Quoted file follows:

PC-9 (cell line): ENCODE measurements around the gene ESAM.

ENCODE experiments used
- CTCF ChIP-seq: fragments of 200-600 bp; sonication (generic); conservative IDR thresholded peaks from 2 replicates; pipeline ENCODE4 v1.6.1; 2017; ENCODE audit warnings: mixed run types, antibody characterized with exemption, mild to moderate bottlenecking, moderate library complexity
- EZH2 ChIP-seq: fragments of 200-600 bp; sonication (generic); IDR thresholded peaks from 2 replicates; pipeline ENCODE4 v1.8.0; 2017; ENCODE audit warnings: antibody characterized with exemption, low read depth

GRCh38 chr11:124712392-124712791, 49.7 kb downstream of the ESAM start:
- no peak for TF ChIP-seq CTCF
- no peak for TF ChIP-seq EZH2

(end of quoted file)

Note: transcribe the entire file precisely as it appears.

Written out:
PC-9 (cell line): ENCODE measurements around the gene ESAM.

ENCODE experiments used
- CTCF ChIP-seq: fragments of 200-600 bp; sonication (generic); conservative IDR thresholded peaks from 2 replicates; pipeline ENCODE4 v1.6.1; 2017; ENCODE audit warnings: mixed run types, antibody characterized with exemption, mild to moderate bottlenecking, moderate library complexity
- EZH2 ChIP-seq: fragments of 200-600 bp; sonication (generic); IDR thresholded peaks from 2 replicates; pipeline ENCODE4 v1.8.0; 2017; ENCODE audit warnings: antibody characterized with exemption, low read depth

GRCh38 chr11:124712392-124712791, 49.7 kb downstream of the ESAM start:
- no peak for TF ChIP-seq CTCF
- no peak for TF ChIP-seq EZH2